Media Release | A new youth voice finds opportunities for Sydney’s nightlife

Sydney, 5 September 2022: A newly formed group of 18 to 30 year olds are sharing their insights on where the opportunities lie to make Sydney’s nightlife even better. 

Formed by the Night Time Industries Association, the Youth Advisory Council (YAC) brings together a group of young people aged 18 to 30 years old to discuss greater Sydney’s nightlife. 

The NTIA formed the YAC as it prepares to launch the ‘Night Time Industries Recovery Roadmap’ which collates the voices of industry leaders and young people to identify the priority areas where there is the most opportunity for the nightlife industry.

When it came to opportunities, the YAC identified nightlife diversity, affordability, safety and transportation as areas where the good work done to date could be built upon. 

The rise of unique precincts and after-hours activations are welcomed by young people who want to see even more choices on a night out. The return of live music and creativity to venues has also been celebrated with young people seeing an opportunity to showcase local talent that reflects local communities. This included options that included alcoholic and non-alcoholic options to offer more choice on a night out. 

As the cost of living pressures begin to hit hip-pockets, young people believe offering more performance and community driven events will help get them out of the house. Instead of just going out for a drink, the YAC said they want to be entertained and support the community around them. Initiatives like Supper Sessions at 107 Projects in Redfern are seen as great examples of what is being done already and could be expanded.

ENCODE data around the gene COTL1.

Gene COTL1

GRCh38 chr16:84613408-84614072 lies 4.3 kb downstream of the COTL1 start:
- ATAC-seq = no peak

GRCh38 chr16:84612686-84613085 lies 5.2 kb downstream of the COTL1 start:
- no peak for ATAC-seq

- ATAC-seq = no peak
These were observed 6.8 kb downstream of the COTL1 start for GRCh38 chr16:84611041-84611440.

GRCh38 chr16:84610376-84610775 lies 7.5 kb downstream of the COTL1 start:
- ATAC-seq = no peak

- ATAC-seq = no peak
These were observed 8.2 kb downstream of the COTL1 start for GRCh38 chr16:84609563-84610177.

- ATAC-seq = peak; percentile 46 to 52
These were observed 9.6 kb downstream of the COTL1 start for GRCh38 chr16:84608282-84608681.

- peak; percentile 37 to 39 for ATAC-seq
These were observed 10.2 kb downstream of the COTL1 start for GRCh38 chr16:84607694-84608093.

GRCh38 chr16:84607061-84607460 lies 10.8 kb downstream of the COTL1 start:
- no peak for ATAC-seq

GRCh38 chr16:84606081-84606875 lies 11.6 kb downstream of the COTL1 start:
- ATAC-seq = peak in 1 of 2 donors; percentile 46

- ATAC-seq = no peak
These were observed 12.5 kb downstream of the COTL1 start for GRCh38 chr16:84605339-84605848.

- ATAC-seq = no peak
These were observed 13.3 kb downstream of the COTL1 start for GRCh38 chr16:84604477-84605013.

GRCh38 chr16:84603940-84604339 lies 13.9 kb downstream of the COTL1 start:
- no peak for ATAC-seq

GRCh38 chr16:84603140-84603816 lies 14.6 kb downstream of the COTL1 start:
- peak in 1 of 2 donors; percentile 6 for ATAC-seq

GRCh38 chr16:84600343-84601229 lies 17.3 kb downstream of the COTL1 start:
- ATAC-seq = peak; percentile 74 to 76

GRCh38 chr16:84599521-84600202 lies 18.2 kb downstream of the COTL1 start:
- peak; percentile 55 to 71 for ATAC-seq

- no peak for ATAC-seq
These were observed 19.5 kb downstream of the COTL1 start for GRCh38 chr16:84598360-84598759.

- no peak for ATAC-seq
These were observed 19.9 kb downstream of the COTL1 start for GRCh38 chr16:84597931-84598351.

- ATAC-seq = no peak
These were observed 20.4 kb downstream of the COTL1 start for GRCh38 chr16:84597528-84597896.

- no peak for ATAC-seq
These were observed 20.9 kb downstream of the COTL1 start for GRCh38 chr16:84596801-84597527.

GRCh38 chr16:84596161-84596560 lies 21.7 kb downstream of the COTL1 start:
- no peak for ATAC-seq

Young people believe there is an opportunity to form stronger relationships with police and security operators by getting a better understanding of one another. While a lot of work has been done to date, young people believe continuing to pursue pathways to respectful dialogue will help them feel safer in venues and more likely to seek the support of security or police when they need it. William Street’s Club 77 was seen as a great example of prioritising safety in venues and the role security operators can play in making patrons safe.

Tied in with affordability and safety were discussions about public transport and opportunities to explore later running options to help get people off the couch and into the nightlife. The YAC noted that public transport that ran 24 hours on weekends is a great opportunity for the night.

NTIA CEO Mick Gibb said young people are optimistic about what more can be done to make Sydney’s nightlife even better.

“If you’re looking for ideas on how to make a good thing great, then young people are the place to go. They are energetic, excited and engaged to build on the work done so far to restore Sydney’s nightlife.

“Young people are looking for choice and diversity. They are seeing everything that is coming out already and they want more and more. They want a choice of alcoholic and non-alcoholic events, they want choice on types of performance in venues and they want choice on how and when they get home.

“It’s about listening to what young people are saying. They want to have their voices heard so that they can respectful engagement with police, government, industry and more to make the night even better.

“Young people are incredibly iterative in their thinking and where something has been done well already they will look at it and think of what more can be done. That’s a mindset that’s incredibly useful to tap into.”

The Night Time Industries Recovery Roadmap will be released on Wednesday 7 September. 

Download this media release as a PDF.

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Media Contact
comms@ntia.org.au | 0423 149 494